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When Karen Floyd decided to leave a legacy donation to Diabetes Canada, she was primarily thinking about children and seniors living with diabetes.

Karen was barely more than a child herself when she was diagnosed with diabetes in 1973. Just 17 years old and still in high school, she was devastated when she was told she would have to carefully watch what she ate, count carbohydrates and inject herself with insulin. She says, “I was a teenager who wanted to have fun. This news felt like someone had taken a brick and bopped me on the head.”

Her one consolation was that she was not alone. Her 16-year-old sister was diagnosed with type 2 diabetes at around the same time; their mother had received the same news just a few years earlier. About three years after Karen was first diagnosed with type 1, she was reassessed as having type 2 diabetes and switched from insulin injections to oral medications. Later, two more of her sisters were diagnosed with type 2 diabetes in adulthood.

“Diabetes has been all around me all my life.” Karen says. She remembers having small green booklets with food exchanges that told the family what they could and could not eat. “And we had to weigh all our food, which drove me crazy.” Fortunately, there have been many advances in diabetes management since then.

Although Karen doesn’t have children, it bothers her to see young people having to cope with diabetes. “Their whole lives change when they are diagnosed with it,” she says. Through her legacy donation, she wants to support research that may one day prevent or cure diabetes.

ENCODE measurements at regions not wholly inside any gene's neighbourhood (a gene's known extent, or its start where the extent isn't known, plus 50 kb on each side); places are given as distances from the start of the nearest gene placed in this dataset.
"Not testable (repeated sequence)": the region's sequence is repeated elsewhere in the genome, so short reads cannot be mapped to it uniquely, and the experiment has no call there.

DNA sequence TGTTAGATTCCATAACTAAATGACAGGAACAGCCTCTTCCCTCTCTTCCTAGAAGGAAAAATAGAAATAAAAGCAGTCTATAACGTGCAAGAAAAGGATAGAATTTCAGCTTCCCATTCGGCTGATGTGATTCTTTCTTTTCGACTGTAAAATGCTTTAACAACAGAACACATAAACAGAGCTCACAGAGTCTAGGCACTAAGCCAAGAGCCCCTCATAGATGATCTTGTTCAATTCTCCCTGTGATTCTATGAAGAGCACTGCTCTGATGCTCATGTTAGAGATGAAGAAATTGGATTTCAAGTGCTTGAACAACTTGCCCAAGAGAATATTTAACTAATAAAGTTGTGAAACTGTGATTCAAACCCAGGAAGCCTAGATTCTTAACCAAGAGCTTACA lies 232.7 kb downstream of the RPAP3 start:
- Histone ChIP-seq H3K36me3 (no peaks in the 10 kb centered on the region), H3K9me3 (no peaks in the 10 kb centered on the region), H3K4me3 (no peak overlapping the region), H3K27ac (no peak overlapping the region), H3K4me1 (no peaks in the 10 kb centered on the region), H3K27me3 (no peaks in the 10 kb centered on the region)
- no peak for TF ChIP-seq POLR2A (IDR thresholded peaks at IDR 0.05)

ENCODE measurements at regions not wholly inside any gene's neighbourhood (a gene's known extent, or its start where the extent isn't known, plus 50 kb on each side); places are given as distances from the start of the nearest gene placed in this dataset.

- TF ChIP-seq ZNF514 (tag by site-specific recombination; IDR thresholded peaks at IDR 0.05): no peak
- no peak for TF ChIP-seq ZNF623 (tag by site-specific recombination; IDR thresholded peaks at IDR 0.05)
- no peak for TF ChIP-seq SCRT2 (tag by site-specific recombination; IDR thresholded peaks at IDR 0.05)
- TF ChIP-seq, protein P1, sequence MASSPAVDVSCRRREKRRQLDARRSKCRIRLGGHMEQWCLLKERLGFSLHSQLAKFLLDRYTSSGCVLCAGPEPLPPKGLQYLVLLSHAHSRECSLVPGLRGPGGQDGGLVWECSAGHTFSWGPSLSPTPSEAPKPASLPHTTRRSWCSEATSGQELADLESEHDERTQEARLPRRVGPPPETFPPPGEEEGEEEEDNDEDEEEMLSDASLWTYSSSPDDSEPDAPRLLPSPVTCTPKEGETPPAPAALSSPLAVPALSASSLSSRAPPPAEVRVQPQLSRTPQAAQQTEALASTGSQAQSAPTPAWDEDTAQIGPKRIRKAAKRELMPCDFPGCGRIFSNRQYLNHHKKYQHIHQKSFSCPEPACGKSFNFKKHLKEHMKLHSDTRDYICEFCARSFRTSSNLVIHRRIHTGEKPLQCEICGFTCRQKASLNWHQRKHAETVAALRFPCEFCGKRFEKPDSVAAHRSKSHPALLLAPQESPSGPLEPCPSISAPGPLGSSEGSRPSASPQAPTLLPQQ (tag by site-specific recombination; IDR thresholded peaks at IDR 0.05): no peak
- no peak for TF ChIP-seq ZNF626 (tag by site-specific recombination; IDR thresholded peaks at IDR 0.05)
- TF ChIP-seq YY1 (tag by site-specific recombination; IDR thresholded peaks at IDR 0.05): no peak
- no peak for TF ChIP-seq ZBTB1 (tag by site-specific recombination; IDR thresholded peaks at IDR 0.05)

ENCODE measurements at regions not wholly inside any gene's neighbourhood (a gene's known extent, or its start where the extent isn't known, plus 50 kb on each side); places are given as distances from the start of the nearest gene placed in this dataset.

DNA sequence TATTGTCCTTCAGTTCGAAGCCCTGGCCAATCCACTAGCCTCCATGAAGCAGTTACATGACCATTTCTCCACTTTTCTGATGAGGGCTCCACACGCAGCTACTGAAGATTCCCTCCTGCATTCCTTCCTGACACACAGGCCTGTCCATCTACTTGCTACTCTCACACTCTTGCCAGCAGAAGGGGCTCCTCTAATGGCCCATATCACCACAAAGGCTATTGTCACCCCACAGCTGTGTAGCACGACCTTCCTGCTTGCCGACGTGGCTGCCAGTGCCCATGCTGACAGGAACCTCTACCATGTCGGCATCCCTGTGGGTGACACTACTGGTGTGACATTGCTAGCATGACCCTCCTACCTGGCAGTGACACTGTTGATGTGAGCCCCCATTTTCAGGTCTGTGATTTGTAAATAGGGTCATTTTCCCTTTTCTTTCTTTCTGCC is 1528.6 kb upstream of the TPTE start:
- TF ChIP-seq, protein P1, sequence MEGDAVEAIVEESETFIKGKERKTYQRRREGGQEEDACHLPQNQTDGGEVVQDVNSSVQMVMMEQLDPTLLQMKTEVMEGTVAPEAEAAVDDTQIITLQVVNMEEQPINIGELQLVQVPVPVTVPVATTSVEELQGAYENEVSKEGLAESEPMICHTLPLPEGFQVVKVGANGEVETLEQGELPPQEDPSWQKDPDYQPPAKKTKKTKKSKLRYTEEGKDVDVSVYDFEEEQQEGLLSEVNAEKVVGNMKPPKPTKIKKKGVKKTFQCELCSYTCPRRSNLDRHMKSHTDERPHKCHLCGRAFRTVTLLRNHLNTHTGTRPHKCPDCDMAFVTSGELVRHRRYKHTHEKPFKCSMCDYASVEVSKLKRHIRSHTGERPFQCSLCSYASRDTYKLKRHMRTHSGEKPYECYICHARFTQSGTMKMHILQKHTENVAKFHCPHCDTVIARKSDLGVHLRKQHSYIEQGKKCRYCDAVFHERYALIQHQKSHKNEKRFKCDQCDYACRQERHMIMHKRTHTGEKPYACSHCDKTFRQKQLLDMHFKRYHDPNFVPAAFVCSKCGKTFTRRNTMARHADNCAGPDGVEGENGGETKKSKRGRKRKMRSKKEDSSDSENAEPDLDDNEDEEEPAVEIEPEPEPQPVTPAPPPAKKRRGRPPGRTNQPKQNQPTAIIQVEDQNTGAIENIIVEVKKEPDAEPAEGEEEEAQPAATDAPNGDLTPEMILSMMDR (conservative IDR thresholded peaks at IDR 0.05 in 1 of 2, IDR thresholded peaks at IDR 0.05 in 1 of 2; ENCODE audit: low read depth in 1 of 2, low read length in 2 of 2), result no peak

Remembering her mother

Now 67 years old and living in Ottawa, Karen says her diabetes is fairly well managed with two oral diabetes medications. Still, as she gets older, she increasingly worries that her diabetes may worsen as her mother’s did in her later years. “Mom’s blood sugars started going up in her 60s and 70s, and she eventually had to start taking insulin. But then her blood sugars would drop too low [a potentially dangerous condition known as hypoglycemia],” Karen says. She remembers numerous episodes when her mother’s head would suddenly drop to her chest and Karen would have to try to force her to drink apple juice to quickly raise her blood sugar.

Seeing her mother and other older people struggling to manage their diabetes is the other reason Karen chose to name Diabetes Canada in her will. She says,

I am hoping research will find ways to make the lives of people with diabetes easier.

She adds, “Diabetes Canada will be able to use this money in so many different ways to help treat or prevent diabetes. It is a gift that will go on and on and on.”

Did you know?

Legacy giving is a way to leave a generous and lasting gift and support a cause you care about. Make Diabetes Canada an important part of your life story just as Karen Floyd has. Visit Leave a Legacy for Diabetes Canada now to learn more.


Author: Elizabeth Soutar

Category Tags: Impact Stories;

Region: National

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